Kill The Conversation: Farewell For The Last Time

Already before its release the new EP from UK metalers Kill The Conversation seems to be splitting opinions remarkably, some loving it and others finding a loathing usually reserved for young Bieber. Farewell For The Last Time is a release which will either work for you or not. It admittedly has its limitations and unfulfilled potential but still is an impressively enjoyable slab of sonic brutality.

Kill The Conversation is obviously a band unafraid to try things and though it does not always come off it is refreshing. Though crossing a few genres, their sound is metalcore based and in a category which has become quite static in its invention, a band at least trying to be unique is better than one just offering another carbon copy assault. The five tracks on the EP are a concussive confrontation which leave a deep scarring behind them, at times painful and in others abusive but always intriguing and unpredictable.

Formed in 2009, the Dorchester quintet has already grabbed opportunities to make an impact through the sharing of stages with bands such as Sepultura, Rise To Remain, Malefice, and Revoker. Their debut EP Figure Of Speech also drew the attention of people but with Farewell For The Last Time it is accurate to say the band will not go unnoticed. Comparisons to the likes of August Burns Red, Bring Me The Horizon, The Devil Wears Prada, and Parkway Drive have been ringing in their ears as people try to find a tag but though the band echo of a few they create ideas like no one.

The EP starts with a melodic but agitated atmosphere around a sample from the Churchill speech at the declaration of war, though Fold soon erupts into a blistering surge of coarse riffs and an explosion of abrasive guttural vocals. Once into its stride, the guitars of Liam Garry and Luke Toomer offer up an acidic clinging groove and flesh wilting strikes before the heavy artillery of the band takes over with heavier impactful riffs, crippling rhythms and vicious vocals from Jack. The song is arguably quite straightforward and possibly not the most adventurous but still a powerful blood pumping exercise in towering metal.

The following Shattered Shell immediately comes at the ear at full throttle, its badgering riffs and malicious vocals a scurrying and predatory playmate for the senses. The track soon mixes things up with pace twists and rhythmic contortions from drummer Brad Birchall. As the song evolves it takes a break, putting the intensity on a leash for a breather whilst stabbing riffs and beats break the air. The sound at this point is clean but festering an anger which is soon expelled as the track returns to its malevolent ways. The climax feels like the song is standing over and chewing ones carcass amidst triumphant and gloating pig squeals from England. The track is a stirring and provocative brute which labours a little against the opener but opens an appealing well of invention from within the band, something the following song continues.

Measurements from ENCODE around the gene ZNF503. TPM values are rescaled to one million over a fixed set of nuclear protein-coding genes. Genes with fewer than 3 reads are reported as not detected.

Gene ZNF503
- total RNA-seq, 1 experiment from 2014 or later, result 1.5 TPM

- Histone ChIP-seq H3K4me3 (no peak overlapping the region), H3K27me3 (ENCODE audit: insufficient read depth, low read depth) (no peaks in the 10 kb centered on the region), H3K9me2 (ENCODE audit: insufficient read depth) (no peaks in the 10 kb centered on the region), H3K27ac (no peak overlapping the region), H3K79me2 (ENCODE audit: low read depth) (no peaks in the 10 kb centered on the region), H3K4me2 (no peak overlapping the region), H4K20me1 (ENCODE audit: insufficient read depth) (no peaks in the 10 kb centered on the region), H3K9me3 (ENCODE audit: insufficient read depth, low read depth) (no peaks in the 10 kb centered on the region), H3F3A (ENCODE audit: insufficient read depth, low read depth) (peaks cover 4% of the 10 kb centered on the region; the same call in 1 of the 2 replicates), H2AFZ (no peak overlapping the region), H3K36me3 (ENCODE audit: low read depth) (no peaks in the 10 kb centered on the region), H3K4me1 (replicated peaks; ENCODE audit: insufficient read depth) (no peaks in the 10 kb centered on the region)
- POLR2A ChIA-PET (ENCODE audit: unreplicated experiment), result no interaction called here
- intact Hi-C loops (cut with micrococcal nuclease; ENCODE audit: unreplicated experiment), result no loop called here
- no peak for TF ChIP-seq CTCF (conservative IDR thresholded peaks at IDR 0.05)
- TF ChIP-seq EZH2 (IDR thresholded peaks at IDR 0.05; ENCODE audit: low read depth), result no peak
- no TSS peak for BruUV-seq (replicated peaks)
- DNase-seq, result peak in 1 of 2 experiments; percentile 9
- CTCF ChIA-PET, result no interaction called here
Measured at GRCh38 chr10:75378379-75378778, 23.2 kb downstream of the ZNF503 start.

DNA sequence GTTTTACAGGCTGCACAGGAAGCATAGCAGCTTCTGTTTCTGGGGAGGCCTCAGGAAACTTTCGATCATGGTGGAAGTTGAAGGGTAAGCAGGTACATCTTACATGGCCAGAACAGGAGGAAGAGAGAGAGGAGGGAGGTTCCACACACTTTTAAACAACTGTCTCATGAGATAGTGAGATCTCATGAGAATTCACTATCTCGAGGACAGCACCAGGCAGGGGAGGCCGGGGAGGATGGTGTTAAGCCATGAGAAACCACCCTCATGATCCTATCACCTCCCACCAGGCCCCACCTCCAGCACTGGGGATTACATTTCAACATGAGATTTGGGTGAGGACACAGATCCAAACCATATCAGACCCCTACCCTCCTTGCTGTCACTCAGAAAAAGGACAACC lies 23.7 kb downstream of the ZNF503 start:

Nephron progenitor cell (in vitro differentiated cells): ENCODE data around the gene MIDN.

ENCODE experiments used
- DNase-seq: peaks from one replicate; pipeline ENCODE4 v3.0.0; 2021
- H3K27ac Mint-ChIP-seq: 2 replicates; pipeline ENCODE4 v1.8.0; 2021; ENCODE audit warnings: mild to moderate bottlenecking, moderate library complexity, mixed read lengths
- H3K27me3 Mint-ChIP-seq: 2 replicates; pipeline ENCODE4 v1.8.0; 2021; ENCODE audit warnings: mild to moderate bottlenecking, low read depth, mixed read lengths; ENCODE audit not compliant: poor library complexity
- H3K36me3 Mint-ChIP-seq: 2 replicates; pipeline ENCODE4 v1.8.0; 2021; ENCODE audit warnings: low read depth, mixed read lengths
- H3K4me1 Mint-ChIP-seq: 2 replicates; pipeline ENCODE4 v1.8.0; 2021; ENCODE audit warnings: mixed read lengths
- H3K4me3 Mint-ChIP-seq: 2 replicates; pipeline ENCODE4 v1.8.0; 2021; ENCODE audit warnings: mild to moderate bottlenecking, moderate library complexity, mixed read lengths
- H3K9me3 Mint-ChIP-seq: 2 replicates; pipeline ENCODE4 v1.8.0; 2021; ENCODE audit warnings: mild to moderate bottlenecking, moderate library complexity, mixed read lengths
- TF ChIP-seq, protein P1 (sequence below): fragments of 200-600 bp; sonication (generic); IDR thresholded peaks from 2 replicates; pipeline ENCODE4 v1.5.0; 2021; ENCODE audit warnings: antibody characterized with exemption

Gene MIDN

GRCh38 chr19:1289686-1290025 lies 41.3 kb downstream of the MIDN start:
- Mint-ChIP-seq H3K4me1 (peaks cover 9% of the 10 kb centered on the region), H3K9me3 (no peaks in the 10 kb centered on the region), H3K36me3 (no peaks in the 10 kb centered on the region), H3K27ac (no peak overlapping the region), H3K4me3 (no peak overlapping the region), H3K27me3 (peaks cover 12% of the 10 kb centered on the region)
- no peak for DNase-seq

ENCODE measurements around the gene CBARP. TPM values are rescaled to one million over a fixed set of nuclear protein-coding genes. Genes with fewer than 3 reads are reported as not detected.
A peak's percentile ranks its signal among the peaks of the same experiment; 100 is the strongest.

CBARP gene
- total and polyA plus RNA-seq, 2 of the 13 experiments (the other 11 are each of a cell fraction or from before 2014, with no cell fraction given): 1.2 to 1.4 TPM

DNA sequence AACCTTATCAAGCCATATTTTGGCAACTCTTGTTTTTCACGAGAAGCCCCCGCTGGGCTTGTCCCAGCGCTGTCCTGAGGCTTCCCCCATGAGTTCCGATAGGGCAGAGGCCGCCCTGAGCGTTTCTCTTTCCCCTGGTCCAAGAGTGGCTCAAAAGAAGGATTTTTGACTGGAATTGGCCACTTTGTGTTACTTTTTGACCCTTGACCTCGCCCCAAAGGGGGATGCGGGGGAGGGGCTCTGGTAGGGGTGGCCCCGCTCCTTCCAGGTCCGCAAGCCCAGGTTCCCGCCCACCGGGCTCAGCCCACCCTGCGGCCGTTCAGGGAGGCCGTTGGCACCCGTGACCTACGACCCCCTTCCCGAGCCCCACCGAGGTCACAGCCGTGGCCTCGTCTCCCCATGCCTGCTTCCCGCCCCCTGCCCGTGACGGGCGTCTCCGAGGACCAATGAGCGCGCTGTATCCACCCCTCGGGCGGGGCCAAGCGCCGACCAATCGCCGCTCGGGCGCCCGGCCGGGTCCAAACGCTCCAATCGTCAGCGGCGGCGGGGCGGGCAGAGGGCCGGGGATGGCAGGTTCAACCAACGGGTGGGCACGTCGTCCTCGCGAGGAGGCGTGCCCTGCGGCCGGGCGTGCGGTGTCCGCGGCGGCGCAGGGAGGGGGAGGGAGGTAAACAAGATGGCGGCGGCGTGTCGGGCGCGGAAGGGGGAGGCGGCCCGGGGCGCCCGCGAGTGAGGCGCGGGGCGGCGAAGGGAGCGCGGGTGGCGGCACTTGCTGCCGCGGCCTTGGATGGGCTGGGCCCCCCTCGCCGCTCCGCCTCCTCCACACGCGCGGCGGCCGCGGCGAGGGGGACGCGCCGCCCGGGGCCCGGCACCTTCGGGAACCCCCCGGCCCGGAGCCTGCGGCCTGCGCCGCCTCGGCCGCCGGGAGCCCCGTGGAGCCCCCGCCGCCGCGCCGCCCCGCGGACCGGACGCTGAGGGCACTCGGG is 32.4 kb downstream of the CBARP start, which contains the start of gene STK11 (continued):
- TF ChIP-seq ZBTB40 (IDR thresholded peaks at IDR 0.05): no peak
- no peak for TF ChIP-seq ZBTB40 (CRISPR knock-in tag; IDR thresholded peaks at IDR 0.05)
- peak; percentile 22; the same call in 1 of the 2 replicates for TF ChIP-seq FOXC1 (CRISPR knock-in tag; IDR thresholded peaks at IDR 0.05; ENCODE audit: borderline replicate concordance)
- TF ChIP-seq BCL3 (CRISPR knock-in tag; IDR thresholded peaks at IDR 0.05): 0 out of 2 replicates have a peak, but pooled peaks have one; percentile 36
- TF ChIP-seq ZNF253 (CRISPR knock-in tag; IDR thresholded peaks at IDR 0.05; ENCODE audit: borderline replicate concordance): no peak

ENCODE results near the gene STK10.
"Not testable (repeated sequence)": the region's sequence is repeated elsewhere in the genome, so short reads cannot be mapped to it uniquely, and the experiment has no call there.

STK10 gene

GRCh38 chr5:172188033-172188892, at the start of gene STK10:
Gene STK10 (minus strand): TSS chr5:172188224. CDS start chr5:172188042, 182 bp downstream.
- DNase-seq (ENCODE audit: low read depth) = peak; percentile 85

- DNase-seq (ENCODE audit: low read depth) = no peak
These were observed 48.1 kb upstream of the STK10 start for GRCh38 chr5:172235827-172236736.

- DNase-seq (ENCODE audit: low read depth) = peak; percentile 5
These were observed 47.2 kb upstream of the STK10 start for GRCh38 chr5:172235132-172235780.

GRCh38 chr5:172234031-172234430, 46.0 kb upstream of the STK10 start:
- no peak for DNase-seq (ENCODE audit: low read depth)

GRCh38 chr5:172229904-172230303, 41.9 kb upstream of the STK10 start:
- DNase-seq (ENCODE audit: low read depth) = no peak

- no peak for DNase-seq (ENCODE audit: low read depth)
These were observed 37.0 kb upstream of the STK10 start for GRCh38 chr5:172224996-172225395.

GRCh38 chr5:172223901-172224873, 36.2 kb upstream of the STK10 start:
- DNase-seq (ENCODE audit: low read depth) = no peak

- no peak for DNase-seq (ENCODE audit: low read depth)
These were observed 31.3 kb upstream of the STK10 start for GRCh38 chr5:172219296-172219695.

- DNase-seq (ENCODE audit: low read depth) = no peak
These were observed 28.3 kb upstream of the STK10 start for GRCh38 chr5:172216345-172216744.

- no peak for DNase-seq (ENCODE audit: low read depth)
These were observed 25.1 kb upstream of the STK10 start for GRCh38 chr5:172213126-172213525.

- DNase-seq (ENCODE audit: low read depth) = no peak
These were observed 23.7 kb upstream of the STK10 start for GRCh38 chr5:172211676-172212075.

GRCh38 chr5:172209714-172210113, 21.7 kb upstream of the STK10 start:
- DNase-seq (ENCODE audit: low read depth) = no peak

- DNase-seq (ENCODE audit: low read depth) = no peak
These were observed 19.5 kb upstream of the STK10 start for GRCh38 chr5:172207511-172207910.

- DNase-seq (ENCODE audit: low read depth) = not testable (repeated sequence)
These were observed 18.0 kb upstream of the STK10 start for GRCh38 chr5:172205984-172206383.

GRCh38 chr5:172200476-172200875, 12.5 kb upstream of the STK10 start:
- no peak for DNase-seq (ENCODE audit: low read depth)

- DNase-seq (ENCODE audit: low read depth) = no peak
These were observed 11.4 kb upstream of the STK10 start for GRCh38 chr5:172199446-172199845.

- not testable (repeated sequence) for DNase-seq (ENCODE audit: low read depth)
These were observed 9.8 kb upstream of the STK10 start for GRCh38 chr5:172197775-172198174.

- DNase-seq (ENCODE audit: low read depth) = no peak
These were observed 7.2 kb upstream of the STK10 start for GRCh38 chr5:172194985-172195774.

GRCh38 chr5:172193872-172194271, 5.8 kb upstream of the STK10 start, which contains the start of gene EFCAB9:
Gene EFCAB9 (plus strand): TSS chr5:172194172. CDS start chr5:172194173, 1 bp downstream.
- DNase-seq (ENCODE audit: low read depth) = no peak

No More Fish In The Sea is simply chaotic magnificence, a sprawling wave of imagination. It opens with riffs rifling the ear and rhythms holding guard over the intrusion. Sonic manipulations litter the air to ignite deeper interest whilst again England spews his own style of vehemence. His delivery though not especially diverse, is soaked in passion and mischief adding fluctuating character to proceedings. The band throws chugging riffs and a melodic scorching across the senses as it works into the song and though again it is maybe not high on originality one eagerly basks in the towering combat being waged upon the ear. A break into a raw and hollow peace which leads into a post hardcore attack vocally and musically, allows the excellent bass work of Laurie Thomas the clarity it deserves but is often missing elsewhere. Returning to a metalcore climax the track is a gem with only the switch into the unexpected aside lacking not as successful as it could have been. The returning banshee shrills are good too though hopefully England will not overplay them in the future to diminish their strength.

The remaining two songs keep things running on a high. Blakes Demise is a bruising encounter which tests the resolve but counters its vindictive nastiness with cutting addictive riffs, an insatiable groove, and infectious ear candy melodics It is a good song surpassed by City In Ruin. Starting with another speech sample the track spears its air with fiery sonic bursts from the guitars before exploding into a riotous feast of energy and melodic enterprise which seemingly teeters on folk metal. The track is excellent with more twists and turns than a slinky on the stairs though again it is unable to bring fluidity to the transition between the contrasting sounds talked of and the charged metal onslaught which closes the song.

Farewell For The Last Time is an impressive release which holds great promise for Kill The Conversation. For sure the band is not the finished article yet and probably are destined to always rub some up the wrong way but if they carry on like this they will find and give formidable riches.

www.facebook.com/KillTheConversation

RingMaster 29/08/2012

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